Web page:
Campus Ministry: the home of Fairfield’s retreats, community service programs and brand-new 144 gallon fish tank?

This past summer, the Pedro Arrupe, S.J. Campus Ministry Center on the first floor of Egan Chapel received an extensive remodel.

In addition to the fish tank, upgrades include laminate hardwood floors, overstuffed couches, oil paintings and a 63-inch flat screen HD television with Bose surround sound.
Where last year you would have seen a blank white wall upon walking into the Arrupe building, there is now a large entryway leading into the McGrath Commons, formerly the McGrath Room.

Rev. Michael J. Doody, director of Campus Ministry, orchestrated the building’s transformation.

Doody said when he started at Fairfield two years ago, his first impressions of the building were that it was similar to a doctor’s office: gray, uninviting and inhospitable.

Since that time, he has been working to make the building a place where students can feel free to walk in and make themselves at home.

Doody said that the addition of the fish tank gives people who may be nervous about their first time visiting Campus Ministry an excuse to stop by and relax.

‘I’ve been pushing this for two years,’ said Doody, adding that Mark Reed, vice president for administrative services and student affairs, helped him to get everything that he wanted.

The building’s changes, which began in July, will be complete by the beginning of October.

Because the building is not finished, there has been no advertising as of yet.’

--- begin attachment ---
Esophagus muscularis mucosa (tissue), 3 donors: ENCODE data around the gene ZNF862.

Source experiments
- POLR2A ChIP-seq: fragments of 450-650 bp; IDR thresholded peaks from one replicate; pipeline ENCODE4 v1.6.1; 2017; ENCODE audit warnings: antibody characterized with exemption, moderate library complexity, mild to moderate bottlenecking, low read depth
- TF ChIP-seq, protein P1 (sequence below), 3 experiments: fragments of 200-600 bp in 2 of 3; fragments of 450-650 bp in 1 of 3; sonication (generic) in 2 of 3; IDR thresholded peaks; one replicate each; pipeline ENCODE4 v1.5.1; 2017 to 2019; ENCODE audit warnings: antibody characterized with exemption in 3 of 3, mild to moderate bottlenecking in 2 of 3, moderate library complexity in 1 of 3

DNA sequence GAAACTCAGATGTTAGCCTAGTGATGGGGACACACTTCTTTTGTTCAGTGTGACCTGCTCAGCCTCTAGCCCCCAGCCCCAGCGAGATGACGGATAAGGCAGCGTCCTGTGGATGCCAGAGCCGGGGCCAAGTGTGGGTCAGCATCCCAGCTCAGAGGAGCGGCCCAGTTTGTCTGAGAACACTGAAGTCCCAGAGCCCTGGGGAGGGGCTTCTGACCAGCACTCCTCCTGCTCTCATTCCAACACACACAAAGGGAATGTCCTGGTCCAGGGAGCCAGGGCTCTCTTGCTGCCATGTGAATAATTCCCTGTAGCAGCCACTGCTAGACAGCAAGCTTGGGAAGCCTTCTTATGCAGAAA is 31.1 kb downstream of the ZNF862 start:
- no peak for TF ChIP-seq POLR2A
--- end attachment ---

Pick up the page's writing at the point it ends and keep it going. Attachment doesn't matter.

However, according to Doody, once the renovation is finished, there will be an official ribbon-cutting ceremony and open house.

Doody said that the new McGrath Commons, which hosts meetings for both on-campus groups like Eucharistic Ministers and off-campus groups like Alcoholics Anonymous, is meant to be a user-friendly, multi-functional room.

However, not all Fairfield community members agree.
Chris Staysniak ’10, a leader of the Kairos community and a member of the Ignatian Solidarity Corps, said that the building seems less practical and functional now.

‘Though it may look more inviting to some people, I think the new McGrath Commons looks like my Grandma’s house,’ said Staysniak.

‘I’m kind of afraid to touch anything.’

Staysniak said that he does not think the changes will entice more people to become involved in community service.

‘The kind of kid who comes in to do community service is going to do it regardless of there being a fish tank,’ said Staysniak.’ ‘Their priority isn’t having a nice place to sit, it’s going out and doing good works that they believe in.’

According to Staysniak, there is some resentment among those involved in Campus Ministry because of the lack of student participation in the decisions made about remodeling.

Kim Buesking, a senior involved in various aspects of Campus Ministry, said the McGrath Commons and its new decorations and renovations look nice, but she is not sure that it was the best use of the money.

‘I think those who are interested in Campus Ministry or community service don’t really care what it looks like,’ said Buesking.

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